Note that the save options of the File menu of the GPES Manager window always
save the measured data. Also note that for cyclic and linear sweep voltammetry,
during the execution of a procedure, the measured data are plotted, but after the
measurements only the last measured scan is visible. The data, which can be modified
in the Data presentation window, are called work data and can be stored from the File
menu of the Data presentation window in a work data file. This file cannot be
distinguished from the files with measured data. Both types of files have the same
format and layout. Some care should be taken with saving the work data. For
example, as is described further on, the display of the current values can be changed
to a square root of the current. If the work data are then saved, not the current values
but the square root of the current is saved.
Chapter 3 The GPES windows 57
On the message line at the bottom of the graphical display important text about the
required user actions during analysis of editing data appears. If no message is
displayed, the currently measured potential and current are displayed.
File
The file option allows to create data files based op on data presented in the Data
presentation window. It allows to save the so-called work data file as discussed
above. The following options are available.
Save work file
This option was discussed above.
Save I(forward) and Save I(backward)
The Electrochemical techniques Square wave, Differential pulse and Differential
Normal pulse provides the forward and backward current data. These curves can be
plotted but not analysed. The separate curves can be stored, and retrieved with ‘File’,
‘Load data’ from the Gpes manager window to do analysis.
Save impedance data
When an AC voltammetry measurement is done, the impedance data for each data
point can be saved to disk. This option is present in the File menu of the Data
presentation window. The file, with the extension .IMP, has the following layout:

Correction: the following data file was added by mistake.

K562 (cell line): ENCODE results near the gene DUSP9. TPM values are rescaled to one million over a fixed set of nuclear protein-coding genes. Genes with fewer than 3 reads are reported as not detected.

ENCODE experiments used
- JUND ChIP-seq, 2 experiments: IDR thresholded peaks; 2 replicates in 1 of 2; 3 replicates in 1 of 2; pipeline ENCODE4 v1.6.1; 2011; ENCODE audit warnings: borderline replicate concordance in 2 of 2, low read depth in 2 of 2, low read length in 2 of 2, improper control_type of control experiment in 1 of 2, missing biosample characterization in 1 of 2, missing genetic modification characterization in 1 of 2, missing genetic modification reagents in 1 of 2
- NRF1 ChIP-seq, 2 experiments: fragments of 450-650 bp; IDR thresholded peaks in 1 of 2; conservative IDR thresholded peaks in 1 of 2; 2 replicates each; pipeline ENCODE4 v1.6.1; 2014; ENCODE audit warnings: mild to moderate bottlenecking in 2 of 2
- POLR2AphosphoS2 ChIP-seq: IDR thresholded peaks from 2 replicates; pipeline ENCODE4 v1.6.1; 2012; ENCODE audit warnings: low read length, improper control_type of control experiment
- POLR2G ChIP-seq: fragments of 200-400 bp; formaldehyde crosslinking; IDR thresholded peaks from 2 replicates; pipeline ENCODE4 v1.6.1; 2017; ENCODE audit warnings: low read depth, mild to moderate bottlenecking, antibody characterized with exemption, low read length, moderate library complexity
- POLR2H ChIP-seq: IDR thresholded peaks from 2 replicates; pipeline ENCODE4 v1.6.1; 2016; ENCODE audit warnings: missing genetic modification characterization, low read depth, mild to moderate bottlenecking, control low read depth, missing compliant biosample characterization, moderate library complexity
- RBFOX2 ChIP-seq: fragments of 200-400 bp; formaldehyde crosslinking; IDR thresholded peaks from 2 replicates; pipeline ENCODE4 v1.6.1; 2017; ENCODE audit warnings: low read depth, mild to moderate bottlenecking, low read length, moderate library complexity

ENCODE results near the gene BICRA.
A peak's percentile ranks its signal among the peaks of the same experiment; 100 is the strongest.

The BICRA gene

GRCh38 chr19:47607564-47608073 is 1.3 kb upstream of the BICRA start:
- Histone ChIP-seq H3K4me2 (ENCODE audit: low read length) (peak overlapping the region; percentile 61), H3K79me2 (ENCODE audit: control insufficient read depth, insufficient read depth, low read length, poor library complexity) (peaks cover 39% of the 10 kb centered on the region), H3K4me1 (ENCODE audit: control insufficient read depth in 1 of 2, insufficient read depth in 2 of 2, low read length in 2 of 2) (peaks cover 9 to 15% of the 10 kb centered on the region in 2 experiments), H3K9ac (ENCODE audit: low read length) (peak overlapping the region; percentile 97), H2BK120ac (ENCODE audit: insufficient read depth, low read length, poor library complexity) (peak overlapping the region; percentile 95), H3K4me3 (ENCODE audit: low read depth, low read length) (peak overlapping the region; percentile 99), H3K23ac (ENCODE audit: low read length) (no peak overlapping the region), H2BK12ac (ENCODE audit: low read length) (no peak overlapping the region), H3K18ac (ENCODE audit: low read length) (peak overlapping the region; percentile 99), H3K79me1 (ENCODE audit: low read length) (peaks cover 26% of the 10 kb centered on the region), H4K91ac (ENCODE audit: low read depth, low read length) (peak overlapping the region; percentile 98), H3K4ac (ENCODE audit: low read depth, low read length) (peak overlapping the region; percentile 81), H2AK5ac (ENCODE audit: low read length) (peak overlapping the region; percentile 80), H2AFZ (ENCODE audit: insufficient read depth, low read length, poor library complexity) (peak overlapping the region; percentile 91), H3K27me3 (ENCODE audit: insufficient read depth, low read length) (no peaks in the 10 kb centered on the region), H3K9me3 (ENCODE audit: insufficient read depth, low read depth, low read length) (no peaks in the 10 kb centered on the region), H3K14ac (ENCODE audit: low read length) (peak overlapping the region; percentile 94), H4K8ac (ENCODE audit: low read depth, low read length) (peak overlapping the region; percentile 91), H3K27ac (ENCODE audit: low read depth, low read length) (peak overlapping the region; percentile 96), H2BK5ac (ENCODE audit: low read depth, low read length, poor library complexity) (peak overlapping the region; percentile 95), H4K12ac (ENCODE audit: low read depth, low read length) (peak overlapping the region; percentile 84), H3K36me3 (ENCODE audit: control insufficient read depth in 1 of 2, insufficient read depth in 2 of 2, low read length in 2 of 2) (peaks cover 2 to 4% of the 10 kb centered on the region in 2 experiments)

Date: 02-May-97
Time: 13:24:39
Frequency (Hz) : 252.020
Amplitude (Vrms): .001
Phase sensitive : Yes
Phase (degree) : 20.000
E/V i(ac)/A Z/ohm phi/deg Rs/ohm Cs/F
.
.
.
NOTE: These data are additional data and can only be obtained after the
measurement, NOT after loading a data file.
Quick save of previous scan
When a Cyclic or Linear sweep voltammetry measurement with more than one scan is
going on it is possible to save the previous measured scan. This option can also be
activated by typing 'SAVE' on the keyboard. This option work similar to the
procedure parameter ‘Save every nth cycle’.
Save as Chrono data
Save a Step segment of Steps and Sweeps as Chrono methods data. This data file can
be read in Chrono methods in order to perform data analysis.
Save as Linear sweep data
Save a Sweep segment of Steps and Sweeps as Linear sweep data. This data file can
be read in the Linear sweep method in order to perform data analysis.
58 User Manual GPES for Windows Version 4.9
Copy
The Copy option allows to copy the graph to clipboard or to dump the graph in a
bitmap file (.BMP). These files can be read by programs like Paintbrush, Excel or
MS-Word. These programs allow editing of the graphs. The best result is obtained by
doing this from a maximised Data presentation window. By default GPES only draws
dots. It is sometimes better to draw lines. This can be achieved by double-clicking the
data points in the graph. For further information, see the paragraph on Editing
graphical items.
Plot
The Plot option contains all kind of possibilities to manipulate the graph like plot
refresh, automatic scaling, zooming, setting a Data window, display of a previously
measured signal. Sometimes, not all options are selectable because they are not
applicable or intervene with current active data analysis options. Also when the
execution of a procedure is going on, not all options are selectable.
New plot
The New plot option removes objects, such as lines and markers, from the screen.
During measuring a cv, this option removes the previous measured data points from
the screen.
Fig. 29 The Plot menu
Chapter 3 The GPES windows 59
Some sub-options require explanation.
Automatic
This option automatically rescales the data during a measurement.
Resume
The Resume option makes a fresh copy of the measured data into the Data
presentation window. This allows you to get back to the original data after doing data
analysis.
Zoom
Clicking the Zoom option has the same effect as pressing the right mouse button.